Excess of amniotic fluid: Pathophysiology, correlated diseases and clinical management

Maria Sichilenda Nobile De Santis, Tatjana Radaelli, Emanuele Taricco, Silvia Bertini, Irene Cetin

Research output: Contribution to journalArticle

25 Citations (Scopus)

Abstract

The evaluation of amniotic fluid volume represents, together with the evaluation of fetal growth, one of the most important indicators of fetal wellbeing. Amniotic fluid is produced by fetal urines with small aliquots from fetal membranes and lung fluids. The main determinant of its turnover is fetal swallowing together with a small absorption through fetal skin and membranes. The pathologic conditions that lead to an excess of amniotic fluid are represented by excessive production or by a reduction of the physiologic turnover. The most frequent cause is gestational diabetes. This complication can be diagnosed in 2-3% of pregnancies, as a result of increased insulin resistance, most frequently found in association with risk factors such as high maternal BMI. Placental hormones, such as HPL, act indeed to increase insulin resistance and can therefore lead to post-prandial hyperglycemia in predisposed mothers. Maternal hyperglicemia leads in turn to fetal hyperglycemia and fetal hyperinsulinemia. Increased amniotic fluid volume is not a constant feature, being associated with the most severe cases, but its evaluation is very useful in the clinical management. The resulting increase in uterine volume, also related to accelerated fetal growth, is a potential cause of premature delivery, a severe complication also considering the delay in fetal lung maturation observed with fetal hyperinsulinemia. The evaluation of the degree of polyhydramnios has to be pursued by ultrasound. Precise diagnostic steps must be followed in order to rule out other potentially associated causes. Amongst these, malformations of the intestinal tract, such as hesophageal atresia, that are associated with decreased or absent fetal swallowing, must be considered. The clinical workout must therefore include an ultrasound evaluation of fetal morphology together with an oral glucose tolerance test. The therapeutic approach will be defined according to the definition of the underlying cause. Many cases will benefit from bedrest, tocolysis and induction of lung maturation.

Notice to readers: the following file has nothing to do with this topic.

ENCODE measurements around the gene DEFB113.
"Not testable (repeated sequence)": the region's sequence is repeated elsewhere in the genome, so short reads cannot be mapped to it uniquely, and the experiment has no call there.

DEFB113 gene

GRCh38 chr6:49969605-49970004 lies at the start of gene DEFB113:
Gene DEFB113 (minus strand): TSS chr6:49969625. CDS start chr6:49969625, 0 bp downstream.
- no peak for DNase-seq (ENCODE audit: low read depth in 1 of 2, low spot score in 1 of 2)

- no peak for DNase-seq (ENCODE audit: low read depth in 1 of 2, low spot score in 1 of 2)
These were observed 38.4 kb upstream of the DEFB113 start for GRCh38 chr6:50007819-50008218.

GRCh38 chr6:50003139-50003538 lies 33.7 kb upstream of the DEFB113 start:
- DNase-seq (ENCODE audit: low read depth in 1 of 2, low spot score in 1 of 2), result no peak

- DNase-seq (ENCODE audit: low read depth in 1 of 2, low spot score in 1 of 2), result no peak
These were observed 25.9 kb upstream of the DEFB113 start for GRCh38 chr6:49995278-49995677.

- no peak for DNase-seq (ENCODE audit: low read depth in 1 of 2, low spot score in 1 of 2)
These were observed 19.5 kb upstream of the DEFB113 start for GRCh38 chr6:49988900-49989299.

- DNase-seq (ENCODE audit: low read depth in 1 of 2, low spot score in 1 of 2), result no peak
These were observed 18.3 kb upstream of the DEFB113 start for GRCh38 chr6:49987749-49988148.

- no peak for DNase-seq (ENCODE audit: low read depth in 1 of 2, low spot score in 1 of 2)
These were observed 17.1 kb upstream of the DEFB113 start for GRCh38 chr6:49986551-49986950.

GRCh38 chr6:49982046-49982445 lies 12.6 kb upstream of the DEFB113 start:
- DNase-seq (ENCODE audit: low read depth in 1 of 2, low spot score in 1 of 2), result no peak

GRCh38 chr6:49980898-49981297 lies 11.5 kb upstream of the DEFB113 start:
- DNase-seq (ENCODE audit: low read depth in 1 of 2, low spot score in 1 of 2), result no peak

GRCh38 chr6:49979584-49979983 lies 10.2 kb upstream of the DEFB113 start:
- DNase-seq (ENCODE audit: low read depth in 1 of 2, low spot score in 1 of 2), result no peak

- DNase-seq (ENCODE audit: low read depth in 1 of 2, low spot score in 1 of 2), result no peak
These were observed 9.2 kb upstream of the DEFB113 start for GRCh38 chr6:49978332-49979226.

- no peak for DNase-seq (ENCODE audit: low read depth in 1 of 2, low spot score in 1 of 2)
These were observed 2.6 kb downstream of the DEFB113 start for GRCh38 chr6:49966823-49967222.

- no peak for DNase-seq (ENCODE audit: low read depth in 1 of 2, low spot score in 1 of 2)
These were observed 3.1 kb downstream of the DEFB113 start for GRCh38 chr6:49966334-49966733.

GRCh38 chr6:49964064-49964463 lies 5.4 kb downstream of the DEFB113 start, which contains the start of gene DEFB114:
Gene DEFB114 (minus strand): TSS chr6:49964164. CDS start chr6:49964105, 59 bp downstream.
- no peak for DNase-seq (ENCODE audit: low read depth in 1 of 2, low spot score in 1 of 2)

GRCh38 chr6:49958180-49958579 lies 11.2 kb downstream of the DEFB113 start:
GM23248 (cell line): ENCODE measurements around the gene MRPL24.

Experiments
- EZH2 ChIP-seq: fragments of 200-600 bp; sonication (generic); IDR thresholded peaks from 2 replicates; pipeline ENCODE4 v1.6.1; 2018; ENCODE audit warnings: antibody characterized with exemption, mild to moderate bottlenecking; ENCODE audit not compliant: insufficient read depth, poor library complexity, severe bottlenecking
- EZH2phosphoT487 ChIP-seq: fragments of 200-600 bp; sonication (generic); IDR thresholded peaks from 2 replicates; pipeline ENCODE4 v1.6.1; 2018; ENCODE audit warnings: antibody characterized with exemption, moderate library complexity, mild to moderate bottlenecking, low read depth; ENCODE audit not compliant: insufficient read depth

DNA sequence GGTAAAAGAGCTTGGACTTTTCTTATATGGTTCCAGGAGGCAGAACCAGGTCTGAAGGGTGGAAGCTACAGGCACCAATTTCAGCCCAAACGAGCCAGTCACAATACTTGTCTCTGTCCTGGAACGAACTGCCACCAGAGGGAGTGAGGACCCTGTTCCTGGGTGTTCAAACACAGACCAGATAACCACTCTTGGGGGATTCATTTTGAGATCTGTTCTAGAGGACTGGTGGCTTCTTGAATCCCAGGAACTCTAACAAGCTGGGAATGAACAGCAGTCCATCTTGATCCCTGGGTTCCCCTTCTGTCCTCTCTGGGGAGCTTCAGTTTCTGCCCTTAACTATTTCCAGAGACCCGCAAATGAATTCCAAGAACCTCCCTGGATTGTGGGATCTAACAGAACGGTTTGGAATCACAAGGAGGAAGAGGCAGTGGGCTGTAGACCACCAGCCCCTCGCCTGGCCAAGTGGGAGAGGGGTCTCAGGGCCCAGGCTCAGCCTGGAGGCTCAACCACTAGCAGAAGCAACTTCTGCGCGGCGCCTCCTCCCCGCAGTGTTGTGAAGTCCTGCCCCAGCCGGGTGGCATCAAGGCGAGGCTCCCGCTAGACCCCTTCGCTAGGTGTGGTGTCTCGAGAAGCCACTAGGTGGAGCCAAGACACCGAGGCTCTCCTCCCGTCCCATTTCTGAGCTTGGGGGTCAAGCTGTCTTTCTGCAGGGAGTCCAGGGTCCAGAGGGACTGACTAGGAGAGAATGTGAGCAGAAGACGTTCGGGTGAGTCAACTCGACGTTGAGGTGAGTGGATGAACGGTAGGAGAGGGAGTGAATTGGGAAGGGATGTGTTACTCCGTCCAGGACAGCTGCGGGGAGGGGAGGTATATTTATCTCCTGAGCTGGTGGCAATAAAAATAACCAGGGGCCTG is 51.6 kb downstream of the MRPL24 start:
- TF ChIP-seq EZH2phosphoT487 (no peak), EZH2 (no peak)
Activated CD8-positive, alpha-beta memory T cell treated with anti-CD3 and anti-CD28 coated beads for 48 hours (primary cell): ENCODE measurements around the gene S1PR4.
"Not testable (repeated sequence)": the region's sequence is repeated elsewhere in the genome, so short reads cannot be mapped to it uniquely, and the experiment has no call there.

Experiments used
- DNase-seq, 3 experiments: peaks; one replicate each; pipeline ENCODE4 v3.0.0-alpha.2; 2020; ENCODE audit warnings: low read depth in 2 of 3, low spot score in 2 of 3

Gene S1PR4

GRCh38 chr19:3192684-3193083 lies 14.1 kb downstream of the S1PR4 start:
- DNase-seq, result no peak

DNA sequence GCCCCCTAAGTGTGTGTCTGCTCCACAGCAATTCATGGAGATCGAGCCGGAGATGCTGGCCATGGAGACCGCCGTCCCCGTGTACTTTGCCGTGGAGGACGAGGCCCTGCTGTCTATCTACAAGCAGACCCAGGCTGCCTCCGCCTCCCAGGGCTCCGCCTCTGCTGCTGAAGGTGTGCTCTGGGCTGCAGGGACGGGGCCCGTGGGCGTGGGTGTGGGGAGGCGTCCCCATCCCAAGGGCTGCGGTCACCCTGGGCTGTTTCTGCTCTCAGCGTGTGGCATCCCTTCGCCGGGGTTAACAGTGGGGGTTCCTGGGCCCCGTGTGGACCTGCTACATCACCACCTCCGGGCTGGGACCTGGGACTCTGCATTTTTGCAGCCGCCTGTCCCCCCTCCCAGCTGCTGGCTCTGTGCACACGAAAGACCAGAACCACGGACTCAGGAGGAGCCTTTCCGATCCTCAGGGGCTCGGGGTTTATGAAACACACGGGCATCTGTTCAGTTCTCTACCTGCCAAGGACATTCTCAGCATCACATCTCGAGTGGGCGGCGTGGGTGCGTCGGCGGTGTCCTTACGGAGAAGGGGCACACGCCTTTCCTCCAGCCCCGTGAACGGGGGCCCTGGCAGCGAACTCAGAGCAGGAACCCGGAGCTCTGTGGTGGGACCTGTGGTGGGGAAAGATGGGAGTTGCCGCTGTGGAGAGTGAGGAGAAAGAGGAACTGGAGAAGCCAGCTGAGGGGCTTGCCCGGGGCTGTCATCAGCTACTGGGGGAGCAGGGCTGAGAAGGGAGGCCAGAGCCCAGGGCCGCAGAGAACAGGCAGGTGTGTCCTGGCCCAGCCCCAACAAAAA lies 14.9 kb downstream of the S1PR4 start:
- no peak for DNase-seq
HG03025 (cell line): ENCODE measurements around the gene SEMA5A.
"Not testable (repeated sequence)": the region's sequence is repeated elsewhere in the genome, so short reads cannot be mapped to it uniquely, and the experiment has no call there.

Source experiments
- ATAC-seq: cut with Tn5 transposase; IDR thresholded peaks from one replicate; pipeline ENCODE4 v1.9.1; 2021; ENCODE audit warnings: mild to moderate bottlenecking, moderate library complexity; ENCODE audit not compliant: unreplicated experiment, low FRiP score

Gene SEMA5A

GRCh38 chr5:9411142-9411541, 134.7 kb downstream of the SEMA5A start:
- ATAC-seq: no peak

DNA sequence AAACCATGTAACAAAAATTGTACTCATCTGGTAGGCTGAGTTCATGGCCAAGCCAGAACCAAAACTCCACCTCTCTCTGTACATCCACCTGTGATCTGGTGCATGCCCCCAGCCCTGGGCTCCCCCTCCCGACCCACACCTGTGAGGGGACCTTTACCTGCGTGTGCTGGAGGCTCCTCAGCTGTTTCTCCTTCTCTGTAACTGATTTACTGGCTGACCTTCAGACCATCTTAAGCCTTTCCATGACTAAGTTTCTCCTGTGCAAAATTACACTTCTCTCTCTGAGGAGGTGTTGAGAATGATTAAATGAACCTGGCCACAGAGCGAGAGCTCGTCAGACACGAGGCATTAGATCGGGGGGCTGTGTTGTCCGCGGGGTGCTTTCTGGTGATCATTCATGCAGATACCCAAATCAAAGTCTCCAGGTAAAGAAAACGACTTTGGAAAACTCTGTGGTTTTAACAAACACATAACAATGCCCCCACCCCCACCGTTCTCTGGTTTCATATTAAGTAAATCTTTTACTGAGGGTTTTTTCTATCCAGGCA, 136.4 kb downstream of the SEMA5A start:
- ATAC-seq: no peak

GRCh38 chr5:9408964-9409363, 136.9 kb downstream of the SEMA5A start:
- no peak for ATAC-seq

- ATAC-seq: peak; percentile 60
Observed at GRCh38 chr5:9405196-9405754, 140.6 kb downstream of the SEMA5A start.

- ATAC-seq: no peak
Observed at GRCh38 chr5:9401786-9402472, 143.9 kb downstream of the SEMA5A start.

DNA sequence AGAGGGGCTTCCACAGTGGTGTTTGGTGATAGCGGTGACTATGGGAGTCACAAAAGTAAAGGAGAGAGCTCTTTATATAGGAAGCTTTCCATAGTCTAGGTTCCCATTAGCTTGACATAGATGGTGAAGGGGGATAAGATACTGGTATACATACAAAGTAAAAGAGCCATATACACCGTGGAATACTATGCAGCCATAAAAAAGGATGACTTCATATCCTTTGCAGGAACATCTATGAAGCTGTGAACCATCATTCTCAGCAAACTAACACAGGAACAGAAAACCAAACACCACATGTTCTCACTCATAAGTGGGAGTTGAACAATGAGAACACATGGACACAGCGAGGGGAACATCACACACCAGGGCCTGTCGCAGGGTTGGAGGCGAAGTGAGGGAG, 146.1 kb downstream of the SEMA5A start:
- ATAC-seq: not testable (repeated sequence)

Original languageEnglish
Pages (from-to)53-55
Number of pages3
JournalActa Biomedica
Volume75
Issue numberSUPPL. 1
Publication statusPublished - 2004

Fingerprint

Amniotic Fluid
Disease Management
Extraembryonic Membranes
Hyperinsulinism
Deglutition
Fetal Development
Hyperglycemia
Lung
Insulin Resistance
Placental Hormones
Mothers
Tocolysis
Polyhydramnios
Bed Rest
Gestational Diabetes
Glucose Tolerance Test
Meals
Urine
Pregnancy
Skin

Keywords

  • Accelerated fetal growth
  • Amniotic fluid
  • Gestational diabetes
  • Polyhydramnios

ASJC Scopus subject areas

  • Medicine(all)

Cite this

Nobile De Santis, M. S., Radaelli, T., Taricco, E., Bertini, S., & Cetin, I. (2004). Excess of amniotic fluid: Pathophysiology, correlated diseases and clinical management. Acta Biomedica, 75(SUPPL. 1), 53-55.

Excess of amniotic fluid : Pathophysiology, correlated diseases and clinical management. / Nobile De Santis, Maria Sichilenda; Radaelli, Tatjana; Taricco, Emanuele; Bertini, Silvia; Cetin, Irene.

In: Acta Biomedica, Vol. 75, No. SUPPL. 1, 2004, p. 53-55.

Research output: Contribution to journalArticle

Nobile De Santis, MS, Radaelli, T, Taricco, E, Bertini, S & Cetin, I 2004, 'Excess of amniotic fluid: Pathophysiology, correlated diseases and clinical management', Acta Biomedica, vol. 75, no. SUPPL. 1, pp. 53-55.
Nobile De Santis MS, Radaelli T, Taricco E, Bertini S, Cetin I. Excess of amniotic fluid: Pathophysiology, correlated diseases and clinical management. Acta Biomedica. 2004;75(SUPPL. 1):53-55.
Nobile De Santis, Maria Sichilenda ; Radaelli, Tatjana ; Taricco, Emanuele ; Bertini, Silvia ; Cetin, Irene. / Excess of amniotic fluid : Pathophysiology, correlated diseases and clinical management. In: Acta Biomedica. 2004 ; Vol. 75, No. SUPPL. 1. pp. 53-55.
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